According to a new NASA inspector general report released today [pdf], because of numerous technical, budgetary, and management issues, the planned Artemis manned lunar landing now set for 2025 is likely to be delayed several years beyond that date. From the report’s summary:
NASA’s three initial Artemis missions, designed to culminate in a crewed lunar landing, face varying degrees of technical difficulties and delays heightened by the COVID-19 pandemic and weather events that will push launch schedules from months to years past the Agency’s current goals. With Artemis I mission elements now being integrated and tested at Kennedy Space Center, we estimate NASA will be ready to launch by summer 2022 rather than November 2021 as planned. Although Artemis II is scheduled to launch in late 2023, we project that it will be delayed until at least mid-2024 due to the mission’s reuse of Orion components from Artemis I. … Given the time needed to develop and fully test [SpaceX’s Starship lunar lander] and new spacesuits, we project NASA will exceed its current timetable for landing humans on the Moon in late 2024 by several years. [emphasis mine]
Gosh, it sure didn’t long for my prediction from last week — that the new target date of ’25 was garbage — to come true.
Today’s report also states that it does not expect the first test launch of SLS to occur in February ’22, as NASA presently predicts, but later, in the summer of ’22. It then notes that the next SLS launch, meant to be the first manned launch of SLS and Orion and presently scheduled for late ’23, will almost certainly be delayed to mid-’24. And that’s assuming all goes well on the first unmanned test flight.
While the report lauds SpaceX’s fast development pace, it also does not have strong confidence in SpaceX’s ability to get its Starship lunar lander ready on time, and believes that NASA could see its completion occurring from three to four years later than planned.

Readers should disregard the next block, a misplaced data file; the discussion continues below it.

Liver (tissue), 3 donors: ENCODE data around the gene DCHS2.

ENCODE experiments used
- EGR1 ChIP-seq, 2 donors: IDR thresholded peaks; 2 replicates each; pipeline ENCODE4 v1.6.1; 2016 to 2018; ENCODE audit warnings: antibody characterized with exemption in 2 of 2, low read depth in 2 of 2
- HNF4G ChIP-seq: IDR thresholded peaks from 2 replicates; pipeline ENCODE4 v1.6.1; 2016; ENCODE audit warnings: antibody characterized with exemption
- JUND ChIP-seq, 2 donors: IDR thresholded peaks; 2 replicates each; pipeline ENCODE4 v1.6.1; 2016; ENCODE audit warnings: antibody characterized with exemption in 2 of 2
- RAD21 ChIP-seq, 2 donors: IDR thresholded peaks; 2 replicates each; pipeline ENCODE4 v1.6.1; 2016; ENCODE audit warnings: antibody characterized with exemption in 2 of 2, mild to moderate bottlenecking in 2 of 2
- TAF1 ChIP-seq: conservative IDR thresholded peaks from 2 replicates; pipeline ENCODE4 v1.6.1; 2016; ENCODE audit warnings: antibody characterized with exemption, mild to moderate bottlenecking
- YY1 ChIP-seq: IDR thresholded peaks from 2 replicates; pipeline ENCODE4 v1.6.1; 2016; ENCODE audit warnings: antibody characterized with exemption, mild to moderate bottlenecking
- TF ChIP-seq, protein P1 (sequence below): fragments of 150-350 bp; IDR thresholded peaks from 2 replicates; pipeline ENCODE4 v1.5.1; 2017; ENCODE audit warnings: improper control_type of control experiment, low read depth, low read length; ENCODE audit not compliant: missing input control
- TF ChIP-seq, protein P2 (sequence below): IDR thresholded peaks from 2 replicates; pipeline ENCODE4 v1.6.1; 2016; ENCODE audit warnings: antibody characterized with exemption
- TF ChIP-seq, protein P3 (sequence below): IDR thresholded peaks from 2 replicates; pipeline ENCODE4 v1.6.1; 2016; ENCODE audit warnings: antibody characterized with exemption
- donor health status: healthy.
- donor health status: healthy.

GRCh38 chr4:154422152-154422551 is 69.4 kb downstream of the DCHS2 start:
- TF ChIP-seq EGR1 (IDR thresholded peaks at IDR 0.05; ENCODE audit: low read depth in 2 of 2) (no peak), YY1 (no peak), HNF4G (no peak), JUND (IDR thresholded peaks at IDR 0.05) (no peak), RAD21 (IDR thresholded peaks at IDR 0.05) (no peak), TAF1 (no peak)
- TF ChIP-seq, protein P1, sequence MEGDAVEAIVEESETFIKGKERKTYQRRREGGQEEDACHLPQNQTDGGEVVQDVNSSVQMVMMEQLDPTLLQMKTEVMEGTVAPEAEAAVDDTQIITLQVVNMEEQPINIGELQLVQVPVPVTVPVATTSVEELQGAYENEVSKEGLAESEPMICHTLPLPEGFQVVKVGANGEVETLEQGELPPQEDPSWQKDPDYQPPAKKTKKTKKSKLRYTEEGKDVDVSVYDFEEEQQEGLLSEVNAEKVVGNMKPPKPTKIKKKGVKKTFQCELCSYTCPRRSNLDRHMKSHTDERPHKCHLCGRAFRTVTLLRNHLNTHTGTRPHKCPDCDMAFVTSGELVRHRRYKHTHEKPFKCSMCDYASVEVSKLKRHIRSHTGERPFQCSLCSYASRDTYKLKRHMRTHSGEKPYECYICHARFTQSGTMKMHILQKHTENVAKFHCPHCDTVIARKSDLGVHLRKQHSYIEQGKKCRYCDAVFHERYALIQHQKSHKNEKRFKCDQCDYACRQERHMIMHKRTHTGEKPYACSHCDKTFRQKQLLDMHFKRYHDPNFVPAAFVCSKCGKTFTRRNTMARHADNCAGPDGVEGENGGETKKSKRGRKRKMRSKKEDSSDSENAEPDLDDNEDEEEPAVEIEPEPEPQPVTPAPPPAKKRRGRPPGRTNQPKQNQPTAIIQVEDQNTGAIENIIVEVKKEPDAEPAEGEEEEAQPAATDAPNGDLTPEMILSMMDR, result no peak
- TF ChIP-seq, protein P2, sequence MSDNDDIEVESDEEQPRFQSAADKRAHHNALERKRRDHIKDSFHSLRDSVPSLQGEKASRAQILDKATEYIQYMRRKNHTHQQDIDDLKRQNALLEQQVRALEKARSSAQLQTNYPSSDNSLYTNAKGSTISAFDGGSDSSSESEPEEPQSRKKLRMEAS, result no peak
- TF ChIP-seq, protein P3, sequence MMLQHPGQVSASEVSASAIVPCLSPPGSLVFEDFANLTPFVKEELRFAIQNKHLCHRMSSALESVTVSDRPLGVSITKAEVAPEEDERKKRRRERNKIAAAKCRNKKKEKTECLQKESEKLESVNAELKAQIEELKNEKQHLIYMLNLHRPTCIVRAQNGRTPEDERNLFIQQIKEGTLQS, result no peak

The report also confirms an August 2021 inspector general report about NASA’s failed program to develop lunar spacesuits, stating that its delays make a ’24 lunar landing impossible.
The report states that Gateway is well behind schedule, and will likely not be operational until ’26, at the earliest. While the present plan for that first manned lunar landing does not require Gateway, Gateway’s delays and cost overruns impact the overall program.
Finally, the report firmly states that the per launch cost of SLS is $4.1 billion, a price that will make any robust lunar exploration program utterly unsustainable.
Before the arrival of Trump, NASA’s original plan for SLS and Gateway called for a manned lunar landing in 2028. The Trump administration attempted to push NASA to get it done by ’24. This inspector general report suggests to me that this push effort was largely wasted, that NASA’s Artemis program will likely continue to have repeated delays, announced piecemeal in small chunks. This has been the public relations strategy of NASA throughout its entire SLS program. They announce a target date and then slowly over time delay it in small amounts to hide the fact that the real delay is many years.
Expect this same pattern with the manned lunar landing mission. They announce a delay of one year from ’24 to ’25. After a year they will then announce another delay to ’26. A year later another delay to ’27. And so forth.
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